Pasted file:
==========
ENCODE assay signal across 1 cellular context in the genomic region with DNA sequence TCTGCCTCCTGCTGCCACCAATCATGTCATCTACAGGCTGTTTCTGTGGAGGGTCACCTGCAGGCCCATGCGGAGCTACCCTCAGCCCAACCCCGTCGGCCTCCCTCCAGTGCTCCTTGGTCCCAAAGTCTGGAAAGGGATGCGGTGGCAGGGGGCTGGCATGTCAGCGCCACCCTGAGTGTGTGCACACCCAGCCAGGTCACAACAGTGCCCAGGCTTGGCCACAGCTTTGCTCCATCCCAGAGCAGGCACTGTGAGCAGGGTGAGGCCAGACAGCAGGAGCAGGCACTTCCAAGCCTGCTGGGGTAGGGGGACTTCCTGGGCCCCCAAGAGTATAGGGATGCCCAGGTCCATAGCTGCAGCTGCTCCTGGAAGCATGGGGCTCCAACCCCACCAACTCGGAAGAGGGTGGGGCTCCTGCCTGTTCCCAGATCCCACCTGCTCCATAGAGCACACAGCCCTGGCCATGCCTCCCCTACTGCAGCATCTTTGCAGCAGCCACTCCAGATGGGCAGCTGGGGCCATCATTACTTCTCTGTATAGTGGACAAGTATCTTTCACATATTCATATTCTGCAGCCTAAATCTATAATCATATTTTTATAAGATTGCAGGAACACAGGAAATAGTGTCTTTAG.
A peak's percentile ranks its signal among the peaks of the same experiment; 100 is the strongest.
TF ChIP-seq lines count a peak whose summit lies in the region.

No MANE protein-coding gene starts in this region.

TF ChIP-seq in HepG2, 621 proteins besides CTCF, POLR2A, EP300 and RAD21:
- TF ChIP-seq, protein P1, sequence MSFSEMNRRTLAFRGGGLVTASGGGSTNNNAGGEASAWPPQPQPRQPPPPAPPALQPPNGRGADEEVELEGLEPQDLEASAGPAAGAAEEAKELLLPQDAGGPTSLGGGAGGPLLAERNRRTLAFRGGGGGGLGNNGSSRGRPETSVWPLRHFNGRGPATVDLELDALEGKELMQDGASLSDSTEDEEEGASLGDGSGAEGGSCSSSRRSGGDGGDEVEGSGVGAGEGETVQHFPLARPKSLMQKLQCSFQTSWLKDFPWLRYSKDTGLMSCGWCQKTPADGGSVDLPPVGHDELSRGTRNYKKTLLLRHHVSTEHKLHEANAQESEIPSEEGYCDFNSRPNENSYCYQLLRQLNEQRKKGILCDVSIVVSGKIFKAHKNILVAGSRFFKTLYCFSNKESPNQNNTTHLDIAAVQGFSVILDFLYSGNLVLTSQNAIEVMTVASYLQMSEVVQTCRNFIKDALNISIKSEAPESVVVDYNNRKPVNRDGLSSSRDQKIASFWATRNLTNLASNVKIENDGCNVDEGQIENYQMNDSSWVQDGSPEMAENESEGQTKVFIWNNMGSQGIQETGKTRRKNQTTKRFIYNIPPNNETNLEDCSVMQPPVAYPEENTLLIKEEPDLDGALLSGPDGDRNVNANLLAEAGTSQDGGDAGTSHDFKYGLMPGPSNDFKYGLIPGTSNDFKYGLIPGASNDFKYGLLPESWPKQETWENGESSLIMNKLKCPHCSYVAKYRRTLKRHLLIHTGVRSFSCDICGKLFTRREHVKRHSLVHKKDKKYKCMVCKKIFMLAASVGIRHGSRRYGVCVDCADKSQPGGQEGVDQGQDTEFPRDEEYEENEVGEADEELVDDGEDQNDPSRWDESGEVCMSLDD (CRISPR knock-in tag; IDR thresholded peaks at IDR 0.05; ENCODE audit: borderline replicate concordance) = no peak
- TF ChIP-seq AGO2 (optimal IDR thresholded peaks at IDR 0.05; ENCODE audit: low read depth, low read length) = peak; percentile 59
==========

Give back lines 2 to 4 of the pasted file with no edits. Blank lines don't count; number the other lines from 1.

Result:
A peak's percentile ranks its signal among the peaks of the same experiment; 100 is the strongest.
TF ChIP-seq lines count a peak whose summit lies in the region.

No MANE protein-coding gene starts in this region.